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PMcCool

It was time for a break from the whole-grain breads that I have made, more often than not, in recent months.  Even so, I wasn't looking for an all-white bread, either.  In thumbing through the second edition of Hamelman's Bread, I came across his Sourdough Seed bread.  It calls for a bit of rye flour, and a generous helping of flax, sesame, and sunflower seeds.  Although there weren't any flax seeds on hand, I figured I could bluff my way through it with a bit of improvisation.

In casting about for something to substitute for the flax seed cold soaker, I came across some oatmeal that had been milled from oat groats while playing with the Kitchen Aide grain mill attachment.  Okay, so oats are a cereal grain, which isn't what people usually mean when they refer to seeds.  And these are ground up, not whole.  Work with me, people, this is improv.  So, flax seeds out, equal quantity of oat meal in.  Cold water out, equal quantity of boiling water in.  Now we have an oat meal scald, instead of a cold flax seed soaker.  

Since my starter was at a healthy stage of development in the refrigerator, it went straight into the liquid levain with no preliminary feedings.  By next morning, the levain was bubbly and ready to go.  The oat meal scald was also ready, although not nearly so demonstrative, which was very much in keeping with its Scottish reserve.

Before mixing the dough, the sunflower and sesame seeds were toasted in the oven.  Some stayed rather pale, others were a beautiful deep brown.  After toasting, they were allowed to cool.

Per the instructions, the soaker (scald, in this case), the levain, the seeds, and the final dough ingredients were all combined and mixed.  Mixing was done by hand, rather than by machine.  The resulting dough at first appeared to be somewhat dry, since it required some work to get all of the flour absorbed.  Once past that stage, it switched to being a rather sticky dough and stayed sticky throughout.  This may have been an artifact of the oat meal scald.  After mixing to a rough dough, it underwent another 8 minutes of slap and fold kneading.  By the end of that workout, it was showing good gluten development.  

The dough was shaped into a loose boule and placed in a plastic-covered bowl to ferment.  About an hour and a quarter later, the dough was given a stretch and fold, then reshaped into a boule and returned to the bowl for roughly an hour and a half of additional fermentation.  I was surprised when I uncovered the dough in preparation for shaping by the scent of peanut butter.  It wasn't really that, on closer consideration, but that was how my brain first interpreted the the toasty/oily fragrance of the sunflower seeds and sesame seeds in the dough.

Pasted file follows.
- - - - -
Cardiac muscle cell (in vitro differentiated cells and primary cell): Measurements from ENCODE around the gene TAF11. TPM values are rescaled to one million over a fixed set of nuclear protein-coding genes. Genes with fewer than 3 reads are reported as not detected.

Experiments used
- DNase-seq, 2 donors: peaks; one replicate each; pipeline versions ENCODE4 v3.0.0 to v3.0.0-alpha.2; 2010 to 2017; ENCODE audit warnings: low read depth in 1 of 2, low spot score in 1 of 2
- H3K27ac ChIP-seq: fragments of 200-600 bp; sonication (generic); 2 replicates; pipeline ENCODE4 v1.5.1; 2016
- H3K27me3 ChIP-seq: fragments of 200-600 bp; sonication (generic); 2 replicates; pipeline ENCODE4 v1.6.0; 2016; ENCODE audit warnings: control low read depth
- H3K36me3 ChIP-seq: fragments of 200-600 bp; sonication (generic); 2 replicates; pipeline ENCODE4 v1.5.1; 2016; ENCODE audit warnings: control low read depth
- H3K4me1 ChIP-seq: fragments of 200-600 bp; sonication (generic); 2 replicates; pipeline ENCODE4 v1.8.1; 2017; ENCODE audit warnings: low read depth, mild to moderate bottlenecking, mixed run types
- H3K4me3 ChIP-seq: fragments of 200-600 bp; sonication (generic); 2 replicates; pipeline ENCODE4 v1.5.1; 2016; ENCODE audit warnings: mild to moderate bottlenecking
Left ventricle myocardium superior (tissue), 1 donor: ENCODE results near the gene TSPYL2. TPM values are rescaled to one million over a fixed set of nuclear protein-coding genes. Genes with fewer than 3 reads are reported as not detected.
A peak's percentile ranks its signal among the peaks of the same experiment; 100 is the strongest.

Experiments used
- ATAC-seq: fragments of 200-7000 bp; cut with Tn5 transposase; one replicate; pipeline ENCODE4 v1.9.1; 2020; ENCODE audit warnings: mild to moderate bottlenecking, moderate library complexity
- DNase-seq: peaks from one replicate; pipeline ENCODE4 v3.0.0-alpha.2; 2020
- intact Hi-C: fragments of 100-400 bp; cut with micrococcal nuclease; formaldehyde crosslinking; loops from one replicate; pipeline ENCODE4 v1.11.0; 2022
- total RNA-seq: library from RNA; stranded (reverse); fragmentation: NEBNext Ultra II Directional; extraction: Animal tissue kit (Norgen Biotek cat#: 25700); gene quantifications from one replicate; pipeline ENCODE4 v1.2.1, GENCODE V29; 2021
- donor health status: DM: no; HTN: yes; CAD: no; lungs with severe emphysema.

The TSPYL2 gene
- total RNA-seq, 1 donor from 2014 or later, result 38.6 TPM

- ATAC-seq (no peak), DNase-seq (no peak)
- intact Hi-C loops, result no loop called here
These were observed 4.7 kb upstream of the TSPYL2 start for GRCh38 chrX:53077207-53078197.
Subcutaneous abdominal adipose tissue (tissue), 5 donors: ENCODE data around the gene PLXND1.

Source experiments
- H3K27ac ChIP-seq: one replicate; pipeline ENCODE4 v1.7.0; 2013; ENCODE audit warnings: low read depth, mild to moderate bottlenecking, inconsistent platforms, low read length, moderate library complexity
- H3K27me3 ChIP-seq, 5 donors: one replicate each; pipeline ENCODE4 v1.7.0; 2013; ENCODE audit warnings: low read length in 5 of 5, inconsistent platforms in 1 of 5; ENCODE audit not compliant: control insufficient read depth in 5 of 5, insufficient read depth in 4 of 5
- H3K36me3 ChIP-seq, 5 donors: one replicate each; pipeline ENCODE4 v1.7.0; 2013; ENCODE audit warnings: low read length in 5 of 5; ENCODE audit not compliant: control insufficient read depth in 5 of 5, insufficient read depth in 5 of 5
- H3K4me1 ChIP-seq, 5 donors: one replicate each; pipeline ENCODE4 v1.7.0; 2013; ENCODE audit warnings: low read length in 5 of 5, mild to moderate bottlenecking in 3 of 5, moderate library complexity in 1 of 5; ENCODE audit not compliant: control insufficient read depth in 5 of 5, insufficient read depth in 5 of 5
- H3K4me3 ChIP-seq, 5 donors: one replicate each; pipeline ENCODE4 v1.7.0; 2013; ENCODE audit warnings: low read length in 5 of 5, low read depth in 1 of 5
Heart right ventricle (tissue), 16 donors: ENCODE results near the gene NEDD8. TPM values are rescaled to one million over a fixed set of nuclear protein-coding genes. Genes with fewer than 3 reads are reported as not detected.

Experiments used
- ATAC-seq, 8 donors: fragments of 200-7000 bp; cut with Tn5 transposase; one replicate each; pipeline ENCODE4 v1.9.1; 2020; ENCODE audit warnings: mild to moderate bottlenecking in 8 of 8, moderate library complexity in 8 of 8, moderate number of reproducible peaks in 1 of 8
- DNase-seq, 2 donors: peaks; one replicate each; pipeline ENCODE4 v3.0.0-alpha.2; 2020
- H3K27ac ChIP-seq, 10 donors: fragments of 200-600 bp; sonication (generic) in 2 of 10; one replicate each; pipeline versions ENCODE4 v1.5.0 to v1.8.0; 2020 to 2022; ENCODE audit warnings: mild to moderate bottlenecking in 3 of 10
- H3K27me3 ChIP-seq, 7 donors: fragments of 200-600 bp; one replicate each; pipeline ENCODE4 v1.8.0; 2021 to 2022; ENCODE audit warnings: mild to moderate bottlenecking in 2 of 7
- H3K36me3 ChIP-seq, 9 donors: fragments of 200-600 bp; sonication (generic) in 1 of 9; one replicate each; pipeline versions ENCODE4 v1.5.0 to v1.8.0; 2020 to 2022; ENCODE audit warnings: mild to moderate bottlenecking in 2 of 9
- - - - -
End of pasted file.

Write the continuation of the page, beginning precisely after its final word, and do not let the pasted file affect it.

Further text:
At the end of the bulk fermentation, the dough was divided in two.  Each piece was pre-shaped, allowed to rest for a few minutes, then given a final shaping as a batard.  Final proofing was in parchment couches with side support.  It took nearly three hours of final proofing before the bread was ready for baking; kitchen temperatures were in the 70-72F range yesterday.  

Baking was pretty much as instructed, with steam.  I chose to go a few minutes longer with the bake to get a darker crust color.  The bread was removed from the oven when the internal temperature was 207F.

While I would have liked additional oven spring, that may not be a reasonable expectation, given the load of the seeds and the scald.  Both loaves have a lovely ear.  The coloring of the grigne shows that the bread continued to expand throughout the bake.  I had noticed a lot of condensation of the steam on the surface of the loaves a couple of minutes into the bake, which helped keep the crust soft and allow good expansion.

Here's another picture of the baked loaves:

The crumb, when I cut some slices for toast this morning, has a range of bubble sizes:

None are especially large, but, when you look at the seed distribution, there really isn't much they could have grown without banging into a seed of some kind.  The crust was initially very hard.  After 24 hours in plastic, it has softened somewhat.  The crumb is very moist and cool, some of which I attribute to the oat meal scald.  The flavor is definitely tilted in the direction of the toasted seeds,with plenty of nutty and toasty notes.  I can't distinguish the oat meal or the rye flour as individual flavors, although I am certain that they are part of the background grainy flavors.  The crust contributes hints of caramel, as well.  Overall, it's a very good bread that I enjoyed toasted and expect to enjoy as the foundation for sandwiches.  My thanks to Chef Hamelman for creating a bread that is still good in spite of my unanticipated variation.

Paul

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PMcCool

A little something that I put together for breakfast this morning.

Waffle batter:

1/2 cup buttermilk

1 cup orange juice

1 large egg

1/3 cup vegetable oil

1/2 cup AP flour

1/2 cup whole wheat flour

1/2 cup oat flour

1 teaspoon baking powder

3/4 teaspoon baking soda

1 teaspoon cinnamon

1/2 teaspoon ginger

Whisk together the buttermilk, egg, oil, and 3/4 cup of the OJ, reserving the rest to adjust batter thickness.  Add the dry ingredients and whisk until evenly blended.  If needed, use remaining OJ to thin the batter to your preferred consistency.  Cook in a waffle iron.